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Maybe my question doesn't make sense, because I lack some more thorough understanding, but I was curious if arithmetic was Turing complete?

As I understand it, a "model of computation" is a mechanism where you can compute outputs from inputs. Thus a "computation" is just a mapping from inputs to outputs.

So if say the universe of possible inputs and outputs is: 1 and 2. This would be all possible computations:

1 -> 1
1 -> 2
1 -> 1,2
1 -> 2,1
2 -> 1
2 -> 2
2 -> 1,2
2 -> 2,1
1,2 -> 1
1,2 -> 2
1,2 -> 1,2
1,2 -> 2,1
2,1 -> 1
2,1 -> 2
2,1 -> 1,2
2,1 -> 2,1

Now, I think this isn't even technically the full set, because the full set would be infinite, since I could have repeated inputs and outputs like 1,1 -> 2,2,1,1. But at least this is the general gist which I understand.

And in my "model of computation", I should be able to say, apply the computation X to some inputs, where X is one of the above mapping, and get back the corresponding outputs.

So from this, I understand that the Turing Model is proven to be able to map all inputs to outputs over the universe of non complex numbers.

So my question is, would arithmetic be Turing Complete in its ability to map inputs to outputs? Or is there some mappings that can not be formulated using arithmetic, but can using the Turing model?

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It depends what you mean by "arithmetic".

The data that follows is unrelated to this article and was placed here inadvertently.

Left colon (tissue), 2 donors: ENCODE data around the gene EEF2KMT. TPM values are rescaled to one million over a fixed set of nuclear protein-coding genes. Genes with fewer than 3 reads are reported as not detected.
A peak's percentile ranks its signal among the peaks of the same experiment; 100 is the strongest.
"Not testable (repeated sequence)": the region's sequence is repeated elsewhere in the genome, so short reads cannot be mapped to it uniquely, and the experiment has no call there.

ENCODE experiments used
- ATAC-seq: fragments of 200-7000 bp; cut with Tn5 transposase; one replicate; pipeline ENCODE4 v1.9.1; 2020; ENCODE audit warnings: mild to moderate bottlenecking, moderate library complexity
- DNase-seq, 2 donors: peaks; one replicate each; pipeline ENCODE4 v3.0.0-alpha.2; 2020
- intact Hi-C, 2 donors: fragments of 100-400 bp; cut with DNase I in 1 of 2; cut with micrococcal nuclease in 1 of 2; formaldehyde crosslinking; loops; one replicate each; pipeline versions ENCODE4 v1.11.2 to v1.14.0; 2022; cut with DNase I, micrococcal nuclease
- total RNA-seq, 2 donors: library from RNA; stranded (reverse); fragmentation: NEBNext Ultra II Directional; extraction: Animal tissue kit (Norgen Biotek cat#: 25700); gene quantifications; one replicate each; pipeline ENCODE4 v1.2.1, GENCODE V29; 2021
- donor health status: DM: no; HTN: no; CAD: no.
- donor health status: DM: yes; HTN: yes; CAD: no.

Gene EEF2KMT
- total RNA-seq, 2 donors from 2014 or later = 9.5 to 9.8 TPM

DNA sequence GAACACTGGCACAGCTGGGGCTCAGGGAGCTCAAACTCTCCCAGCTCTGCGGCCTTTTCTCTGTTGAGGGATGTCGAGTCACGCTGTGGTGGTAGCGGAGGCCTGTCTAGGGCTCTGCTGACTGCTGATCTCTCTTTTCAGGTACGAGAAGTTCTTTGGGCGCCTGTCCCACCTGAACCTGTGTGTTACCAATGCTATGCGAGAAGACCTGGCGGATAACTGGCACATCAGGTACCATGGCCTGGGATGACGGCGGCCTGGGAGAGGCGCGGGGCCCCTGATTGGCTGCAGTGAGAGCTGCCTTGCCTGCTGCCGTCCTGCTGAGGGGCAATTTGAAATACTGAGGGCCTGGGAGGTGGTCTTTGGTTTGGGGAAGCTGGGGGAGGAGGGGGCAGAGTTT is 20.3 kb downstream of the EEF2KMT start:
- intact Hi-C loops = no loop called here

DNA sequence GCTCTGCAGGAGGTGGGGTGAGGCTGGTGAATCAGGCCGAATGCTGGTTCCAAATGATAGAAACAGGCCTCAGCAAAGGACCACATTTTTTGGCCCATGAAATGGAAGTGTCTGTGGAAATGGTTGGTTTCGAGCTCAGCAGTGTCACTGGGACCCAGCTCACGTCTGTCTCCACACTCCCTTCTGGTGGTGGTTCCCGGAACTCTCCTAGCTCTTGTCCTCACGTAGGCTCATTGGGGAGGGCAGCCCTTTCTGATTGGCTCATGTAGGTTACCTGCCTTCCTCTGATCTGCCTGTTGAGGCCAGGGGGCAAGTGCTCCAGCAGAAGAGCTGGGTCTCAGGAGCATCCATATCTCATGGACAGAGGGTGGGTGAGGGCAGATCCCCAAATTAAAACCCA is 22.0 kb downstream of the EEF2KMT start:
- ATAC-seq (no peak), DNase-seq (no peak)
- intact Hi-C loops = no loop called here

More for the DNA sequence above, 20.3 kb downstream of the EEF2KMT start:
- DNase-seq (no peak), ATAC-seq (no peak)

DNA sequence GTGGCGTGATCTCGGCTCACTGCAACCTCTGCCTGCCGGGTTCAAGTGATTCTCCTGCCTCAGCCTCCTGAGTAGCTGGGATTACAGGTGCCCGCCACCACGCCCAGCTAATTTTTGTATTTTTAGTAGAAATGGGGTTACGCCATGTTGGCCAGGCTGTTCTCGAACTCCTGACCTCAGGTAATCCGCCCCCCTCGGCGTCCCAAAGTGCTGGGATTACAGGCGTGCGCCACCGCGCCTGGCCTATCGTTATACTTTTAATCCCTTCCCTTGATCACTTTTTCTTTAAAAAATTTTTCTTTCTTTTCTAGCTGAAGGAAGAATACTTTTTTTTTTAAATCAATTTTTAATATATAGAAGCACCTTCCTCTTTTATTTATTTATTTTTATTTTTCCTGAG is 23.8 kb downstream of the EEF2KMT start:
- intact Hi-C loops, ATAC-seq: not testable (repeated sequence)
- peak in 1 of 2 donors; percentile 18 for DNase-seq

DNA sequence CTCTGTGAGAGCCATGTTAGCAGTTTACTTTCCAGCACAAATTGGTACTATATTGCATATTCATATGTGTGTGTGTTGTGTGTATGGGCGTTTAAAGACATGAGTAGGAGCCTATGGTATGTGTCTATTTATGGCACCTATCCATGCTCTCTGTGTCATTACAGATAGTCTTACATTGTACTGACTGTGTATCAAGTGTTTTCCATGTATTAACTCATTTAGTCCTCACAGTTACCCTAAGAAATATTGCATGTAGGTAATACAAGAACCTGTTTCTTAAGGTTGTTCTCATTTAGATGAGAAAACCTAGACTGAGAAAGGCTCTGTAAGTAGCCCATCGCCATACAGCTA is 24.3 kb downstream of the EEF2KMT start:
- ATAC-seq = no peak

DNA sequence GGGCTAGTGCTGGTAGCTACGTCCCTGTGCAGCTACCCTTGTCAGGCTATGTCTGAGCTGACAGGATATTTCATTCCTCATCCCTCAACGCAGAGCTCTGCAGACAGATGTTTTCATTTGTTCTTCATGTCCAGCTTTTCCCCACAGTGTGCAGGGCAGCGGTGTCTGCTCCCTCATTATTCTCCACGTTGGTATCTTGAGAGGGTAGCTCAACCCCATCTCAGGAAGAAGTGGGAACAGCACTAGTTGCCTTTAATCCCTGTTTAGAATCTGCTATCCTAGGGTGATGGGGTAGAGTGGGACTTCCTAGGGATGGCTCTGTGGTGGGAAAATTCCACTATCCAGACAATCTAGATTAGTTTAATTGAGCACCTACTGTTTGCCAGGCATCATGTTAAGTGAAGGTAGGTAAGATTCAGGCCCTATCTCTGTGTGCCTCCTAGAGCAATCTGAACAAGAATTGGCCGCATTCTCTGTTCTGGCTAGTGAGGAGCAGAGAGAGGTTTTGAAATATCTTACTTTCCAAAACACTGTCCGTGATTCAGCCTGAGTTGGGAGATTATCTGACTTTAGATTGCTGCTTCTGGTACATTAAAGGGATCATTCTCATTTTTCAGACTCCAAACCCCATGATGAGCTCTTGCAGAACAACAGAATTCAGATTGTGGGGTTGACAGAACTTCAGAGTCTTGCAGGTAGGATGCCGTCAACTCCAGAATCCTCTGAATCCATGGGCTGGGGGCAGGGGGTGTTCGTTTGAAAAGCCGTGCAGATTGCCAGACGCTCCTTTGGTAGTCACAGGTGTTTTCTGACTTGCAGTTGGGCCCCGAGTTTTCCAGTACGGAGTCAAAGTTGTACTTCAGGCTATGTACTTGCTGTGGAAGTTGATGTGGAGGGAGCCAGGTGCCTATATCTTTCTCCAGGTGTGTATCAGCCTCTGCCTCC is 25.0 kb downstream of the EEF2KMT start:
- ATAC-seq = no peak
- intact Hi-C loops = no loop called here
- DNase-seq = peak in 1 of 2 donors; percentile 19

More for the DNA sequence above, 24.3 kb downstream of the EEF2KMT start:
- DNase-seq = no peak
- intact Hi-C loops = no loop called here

It's a fairly well-known result that Peano arithmetic (PA) is powerful enough to model Turing machines.

There are other models of arithmetic, such as Presburger arithmetic (which is strictly weaker; it's essentially PA without multiplication) and real closed fields with a partial order, which are known to be decidable.

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  • $\begingroup$ Hum, I guess this is where my understanding fails me. The "arithmetic" I'm thinking of is the one I was thought in high-school :p $\endgroup$ – Didier A. Feb 14 at 2:49
  • $\begingroup$ Peano arithmetic is equivalent to what you learned in elementary school: addition, subtraction, multiplication of integers. $\endgroup$ – Wandering Logic Feb 15 at 15:27
  • $\begingroup$ Similarly, real closed fields are real numbers with addition, subtraction, multiplication, division, and "less than" comparison. It's interesting that "arithmetic" with essentially the same set of operations is undecidable on integers but decidable on real numbers. (If this seems strange, consider that integer linear programming is much harder than rational integer programming.) $\endgroup$ – Pseudonym Mar 19 at 22:30

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